ately ; terms cash."
The rich man, that u•as, in vain appeal
ed to his shunshine friends for uid. They
must have security—the times were hard
--they had lost a good deal of mosey--
people sometimes would live too fast—it
wasn't their fault—very sorry, hut could
not help him. Prom bad to worse be. sue
credos!, and now, reduced to the last ex
tremity, lie had retired to his beautiful re
treat, with the hope that rigid economy and
fresh application to business would inprovt•
his rapidil y sinking fortune. But his slur
was desceneiug, lie had no security to of •
for, and the the cottage was sold.
It was a bright day in autumn; the pur
chasers were few; there was but little
competition and the estate passed into oth
er hands. The purchaser gave notice
that he should take possesiou forthwith.—
And what teas to become of the lowly
child f His last home had been taken
from him, and that of the fair uirl was
motherless. The heart of the fund father
misgave his when he receive) information
that the promises must be immediately
vacated. He had been a proud man, hut
his pride wan now humbled and calmly he
resigned himself to this last stroke of at%
tliction. Be, too, wept ;it was a fearful
sight to sou that strung luau weep ! But
his troubles score nearly at an end. The
day following that upon %Oda the sale oc—
en reed had well nigh Past. The after.
noon was blight and balmy. The father
tt with his daughter in the recess of oile
of the cottage windows, which looked out
upon the high road. He had received a
m.f..e from the purchaser of the cottage, in
forming him that he should call on him is
the ttilk.trouon, for the purpose of examin
ing the premises inure fully than he had
had an opportunity of doing. They meal
ted his visit.
father !" shouted Charlotte, forget.
ting for the moment her sorro•es, !dook,
there is my darling little Jesse !" and a
knock at the clao: called her at once to re•
The door was opened by the once prince
ly proprietor of the princely mansion in
L. square. Before him stood a curious
looking man, who enquired fin' Mr.
"That is lily mane, sir and I live the
honor of addressing—
VOL. 20. NO, 30.
deed from my attorney, and with your
permission shall be glad to excision the
Walk in' sir, you are master hero, and
I shall vacate as soon as your pleasure
may require it. My daughter, sir," Le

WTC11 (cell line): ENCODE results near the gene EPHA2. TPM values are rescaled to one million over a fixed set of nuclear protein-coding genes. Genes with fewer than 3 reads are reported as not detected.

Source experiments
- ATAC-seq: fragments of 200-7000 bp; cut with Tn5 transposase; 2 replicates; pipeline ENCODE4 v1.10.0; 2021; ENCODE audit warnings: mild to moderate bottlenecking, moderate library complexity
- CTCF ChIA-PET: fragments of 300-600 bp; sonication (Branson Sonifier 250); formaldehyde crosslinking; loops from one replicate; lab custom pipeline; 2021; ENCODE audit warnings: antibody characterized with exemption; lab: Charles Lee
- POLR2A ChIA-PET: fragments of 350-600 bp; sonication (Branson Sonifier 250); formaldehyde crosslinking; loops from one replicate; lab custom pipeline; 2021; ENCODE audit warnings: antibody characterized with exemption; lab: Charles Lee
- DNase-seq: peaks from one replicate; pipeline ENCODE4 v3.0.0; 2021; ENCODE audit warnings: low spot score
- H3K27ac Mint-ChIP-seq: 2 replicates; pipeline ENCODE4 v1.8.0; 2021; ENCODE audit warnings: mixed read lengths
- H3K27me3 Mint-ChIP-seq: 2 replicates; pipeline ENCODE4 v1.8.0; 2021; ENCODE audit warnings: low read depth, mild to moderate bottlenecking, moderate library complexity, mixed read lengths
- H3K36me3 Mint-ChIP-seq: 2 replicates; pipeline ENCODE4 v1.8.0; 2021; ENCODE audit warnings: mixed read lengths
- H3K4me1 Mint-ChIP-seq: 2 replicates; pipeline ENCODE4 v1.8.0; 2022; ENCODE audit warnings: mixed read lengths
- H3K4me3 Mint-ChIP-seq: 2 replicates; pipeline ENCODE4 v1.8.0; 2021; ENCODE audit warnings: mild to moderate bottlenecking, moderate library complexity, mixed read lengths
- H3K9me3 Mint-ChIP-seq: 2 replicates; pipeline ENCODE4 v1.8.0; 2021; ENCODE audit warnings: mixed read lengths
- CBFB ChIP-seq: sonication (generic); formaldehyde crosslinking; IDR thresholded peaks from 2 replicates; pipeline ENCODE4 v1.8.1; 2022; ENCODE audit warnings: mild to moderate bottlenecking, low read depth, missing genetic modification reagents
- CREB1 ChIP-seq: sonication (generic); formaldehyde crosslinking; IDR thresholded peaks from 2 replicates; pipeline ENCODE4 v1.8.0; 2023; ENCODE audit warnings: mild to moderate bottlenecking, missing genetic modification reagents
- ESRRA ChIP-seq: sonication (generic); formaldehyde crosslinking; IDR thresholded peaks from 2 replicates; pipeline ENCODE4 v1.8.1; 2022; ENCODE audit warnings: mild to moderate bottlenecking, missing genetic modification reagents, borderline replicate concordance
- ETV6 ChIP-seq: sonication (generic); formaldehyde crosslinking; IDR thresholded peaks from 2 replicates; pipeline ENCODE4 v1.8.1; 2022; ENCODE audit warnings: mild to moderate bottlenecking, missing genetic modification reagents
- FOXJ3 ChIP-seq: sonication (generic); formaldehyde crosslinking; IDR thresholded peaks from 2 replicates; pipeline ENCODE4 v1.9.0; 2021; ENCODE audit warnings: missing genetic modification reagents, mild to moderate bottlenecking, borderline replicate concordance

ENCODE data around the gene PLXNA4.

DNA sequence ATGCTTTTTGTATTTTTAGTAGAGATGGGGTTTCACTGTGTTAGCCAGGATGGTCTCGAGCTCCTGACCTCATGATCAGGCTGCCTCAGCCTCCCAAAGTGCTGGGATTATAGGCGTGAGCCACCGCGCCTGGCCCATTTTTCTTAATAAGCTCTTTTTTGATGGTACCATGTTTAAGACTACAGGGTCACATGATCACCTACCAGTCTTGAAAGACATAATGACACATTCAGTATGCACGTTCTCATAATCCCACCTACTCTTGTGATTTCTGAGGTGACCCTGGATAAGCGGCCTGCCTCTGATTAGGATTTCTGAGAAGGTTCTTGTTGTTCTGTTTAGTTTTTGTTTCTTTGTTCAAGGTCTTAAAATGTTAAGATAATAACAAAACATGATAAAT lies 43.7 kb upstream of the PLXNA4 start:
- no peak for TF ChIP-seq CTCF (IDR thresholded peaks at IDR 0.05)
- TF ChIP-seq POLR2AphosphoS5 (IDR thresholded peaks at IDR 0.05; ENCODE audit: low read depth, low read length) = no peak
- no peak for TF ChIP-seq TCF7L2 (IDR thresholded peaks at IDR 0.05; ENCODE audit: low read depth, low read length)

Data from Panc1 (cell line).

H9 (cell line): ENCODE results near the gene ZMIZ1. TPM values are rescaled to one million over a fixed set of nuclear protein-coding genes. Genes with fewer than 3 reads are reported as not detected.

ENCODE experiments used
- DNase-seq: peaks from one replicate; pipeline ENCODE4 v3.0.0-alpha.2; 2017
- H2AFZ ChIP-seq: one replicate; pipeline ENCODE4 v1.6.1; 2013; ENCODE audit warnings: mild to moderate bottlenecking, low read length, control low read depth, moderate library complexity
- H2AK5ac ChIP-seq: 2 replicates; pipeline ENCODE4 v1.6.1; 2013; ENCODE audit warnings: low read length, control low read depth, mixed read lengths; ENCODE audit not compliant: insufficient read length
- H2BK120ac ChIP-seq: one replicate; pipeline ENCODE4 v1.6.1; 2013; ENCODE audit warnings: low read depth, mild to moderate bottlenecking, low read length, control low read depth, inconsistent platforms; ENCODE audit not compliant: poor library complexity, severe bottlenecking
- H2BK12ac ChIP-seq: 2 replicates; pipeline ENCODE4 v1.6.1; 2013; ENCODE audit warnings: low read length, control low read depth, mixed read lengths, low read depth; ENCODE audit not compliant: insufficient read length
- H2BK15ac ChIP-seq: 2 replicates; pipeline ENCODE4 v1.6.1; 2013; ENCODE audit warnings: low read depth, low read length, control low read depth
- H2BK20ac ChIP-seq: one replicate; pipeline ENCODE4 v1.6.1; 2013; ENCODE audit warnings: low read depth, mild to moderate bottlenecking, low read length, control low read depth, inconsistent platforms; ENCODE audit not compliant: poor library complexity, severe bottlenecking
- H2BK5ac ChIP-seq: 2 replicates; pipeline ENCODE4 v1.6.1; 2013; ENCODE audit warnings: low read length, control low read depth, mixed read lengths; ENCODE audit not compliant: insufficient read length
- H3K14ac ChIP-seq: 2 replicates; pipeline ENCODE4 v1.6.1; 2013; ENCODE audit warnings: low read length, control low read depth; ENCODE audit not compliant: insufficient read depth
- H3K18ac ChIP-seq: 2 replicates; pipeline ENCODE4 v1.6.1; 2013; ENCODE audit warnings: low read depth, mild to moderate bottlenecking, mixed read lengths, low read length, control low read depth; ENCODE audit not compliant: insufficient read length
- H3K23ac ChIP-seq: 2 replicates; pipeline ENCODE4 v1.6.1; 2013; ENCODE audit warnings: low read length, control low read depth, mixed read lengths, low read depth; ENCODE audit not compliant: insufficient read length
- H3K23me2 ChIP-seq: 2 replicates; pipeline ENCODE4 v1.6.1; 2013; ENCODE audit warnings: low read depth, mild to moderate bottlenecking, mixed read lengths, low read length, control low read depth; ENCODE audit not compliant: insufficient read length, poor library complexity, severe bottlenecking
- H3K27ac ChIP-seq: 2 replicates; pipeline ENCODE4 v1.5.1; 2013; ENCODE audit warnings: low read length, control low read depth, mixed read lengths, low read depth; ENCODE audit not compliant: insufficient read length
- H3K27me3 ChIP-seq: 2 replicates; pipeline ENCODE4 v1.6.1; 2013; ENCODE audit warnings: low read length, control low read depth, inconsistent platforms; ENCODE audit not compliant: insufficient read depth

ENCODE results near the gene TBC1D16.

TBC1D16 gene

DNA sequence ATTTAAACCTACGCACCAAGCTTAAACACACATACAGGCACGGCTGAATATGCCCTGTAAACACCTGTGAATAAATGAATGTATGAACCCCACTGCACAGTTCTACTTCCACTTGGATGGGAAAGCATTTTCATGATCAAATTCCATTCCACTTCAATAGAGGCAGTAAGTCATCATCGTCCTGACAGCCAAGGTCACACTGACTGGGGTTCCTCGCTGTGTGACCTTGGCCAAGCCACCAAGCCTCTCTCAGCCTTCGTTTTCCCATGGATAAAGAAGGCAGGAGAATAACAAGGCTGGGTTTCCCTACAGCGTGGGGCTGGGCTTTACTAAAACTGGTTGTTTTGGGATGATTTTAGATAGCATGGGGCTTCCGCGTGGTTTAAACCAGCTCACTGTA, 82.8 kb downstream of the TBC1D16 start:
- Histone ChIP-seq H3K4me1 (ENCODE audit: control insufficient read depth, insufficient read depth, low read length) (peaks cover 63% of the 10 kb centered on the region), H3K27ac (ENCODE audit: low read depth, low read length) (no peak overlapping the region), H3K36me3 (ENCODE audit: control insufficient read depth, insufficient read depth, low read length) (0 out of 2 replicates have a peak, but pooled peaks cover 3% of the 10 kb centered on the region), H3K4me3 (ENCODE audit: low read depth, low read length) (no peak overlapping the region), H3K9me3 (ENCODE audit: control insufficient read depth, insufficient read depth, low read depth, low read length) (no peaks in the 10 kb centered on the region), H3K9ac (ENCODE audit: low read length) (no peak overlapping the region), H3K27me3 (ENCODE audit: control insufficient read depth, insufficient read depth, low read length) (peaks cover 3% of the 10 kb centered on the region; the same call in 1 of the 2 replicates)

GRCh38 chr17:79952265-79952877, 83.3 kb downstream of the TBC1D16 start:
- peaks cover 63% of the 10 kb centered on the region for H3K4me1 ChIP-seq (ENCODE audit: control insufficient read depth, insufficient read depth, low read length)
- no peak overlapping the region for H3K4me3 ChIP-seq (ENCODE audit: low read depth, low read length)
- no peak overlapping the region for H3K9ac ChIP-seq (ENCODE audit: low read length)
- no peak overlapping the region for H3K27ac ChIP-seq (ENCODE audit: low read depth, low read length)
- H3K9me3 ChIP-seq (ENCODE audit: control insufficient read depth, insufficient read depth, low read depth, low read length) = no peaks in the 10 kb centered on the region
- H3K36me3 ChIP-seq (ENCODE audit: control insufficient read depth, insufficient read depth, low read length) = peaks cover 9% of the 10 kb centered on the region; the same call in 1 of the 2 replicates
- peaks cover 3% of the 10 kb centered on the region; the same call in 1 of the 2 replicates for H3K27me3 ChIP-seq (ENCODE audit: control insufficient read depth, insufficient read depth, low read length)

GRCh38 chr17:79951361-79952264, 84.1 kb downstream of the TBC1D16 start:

continued, as the stranger enterti the par
lor. "This is Mr. Manly, Charlotte, the
purchaser of our little cottage."
"The person whom you once knewonly
as the' poor strawberry boy," continued
Manly, as he took her extended hand.
"My Oar sir," said Manly, addressing
the fither, 6 .1 am the ownerof this cottage.
Sere years ago I had the happiness to
receive from this fair hand a few shillings
in payment of fruit, which I carried to the
door of the affluent Mr. S. of L. square.
I was a boy, sir, end a poor boy; but poor
as I was and wealthy as was this lady, I
dared to love her. Since then I have trav
eled many leagues, I have endured many
hardships, with but a single object in view
—that of making myself worthy of your
daughter. Fortune has not been niggard
with me, sir; my endeavors have been
crowned with success; and I am here to
day, not to take possesion of this lovely
cottage alone but to lay my fortune at the
feet of w , rth and beauty, and to oiler this
fair being a heart which exists but for her
Charlotte loved, and shortly after gave
her hand to Manly. They remained in
the cottage, which was newly furnished ;
and many times afterward did she mount
her favorite "Jesse," at the side of her
fond and devoted husband, nod roam din , '
the romantic scenes which abound in that
A Story of the Times.
About the time of the last State election
and while the party spirit ran high, an en
ergetic Know-Nothing canvasser, in a Sr.
ry fiery speech, delivered in Mi
IVorcester County, Mass., worked the for
eign population up to a point of indignation
past all endurance. The day following a
crowd of Irishm en were collected in thc
street, brooding over their fancied injuries
Hoiden, noted for his
eccentricity, advanced among them, and
to their great delight commenced a violent
denunciation of the new patty. Beneath
his magic influence, the alien audience be
came, in their own estimation, the pillars
of our republic, and as he warmed in his
subject, Know-Nothing,ism withered to a
bare name under his scorching touch,
while cheer after cheer burst from the ex
! cited crowd, now rapidly increasing.
nsked he, 'built our railroads !'
Irishmen,' was the enthusiastic reply.
, Who dug our canals ?.
, Who built our State Prisons and Alms
'lrishmen !' thundered a hundred voices.
'Who fill them ?'
Waitinff in vain for a reply, the whilont
champion, clenching his fiats shouted
thishmen !—you r
A SAmort's llEmmori—At a judicial in
restigation at Lialnklava a witness, a sai
lor, was asked what his religion was.—
His reply was:
'l'm Wowed if I know.'
'Arc you a Catholic asked the examiu
.oh, no,' was the reponse ;
sure lirm not that, for I hate the Pope like
blazes, and I delights in Ihe steaks on Fri•
ltoals of laughter. The Judges de
dare he was a Protestant.
A\ EDITOR'S Owi4DßlNK.—According
to the Princeton Kentuckian, the following
is a receipt for the exclusive drink of Mc-
Goodwin, the magnificently funny editor
of the Paducal American :
Take one pint good whiskey, stir in
well one spoonful of whiskey, then add an
other pint of whiskey, bent carefully and
keep pourin in whiskey. Fill a large
bowl with water, and make the servant set
it out of your reach. Take a small tu t u•
bier, pour in two spoonfuls of water; pour
out the water and fill up with whiskey,
and add to the above. Flavor with Wilk
key to your taste.
I.ll:tr..—The Erinite who wrote to hia
friend, informing him of the devoted atten
tions of his young wife duriog his sick
ness, couldn't hide a national tendency to
waggery, as he added: ' , Ali, Dennis, my
boy, if you were here, you wreill be more
than ever couviuced of the poet's remark,
that the whole world is nothing to a man
if his wife be a widow."
'foes.—That the health of mind is of
greater consequence titan the health of the
body, although both of them are deserving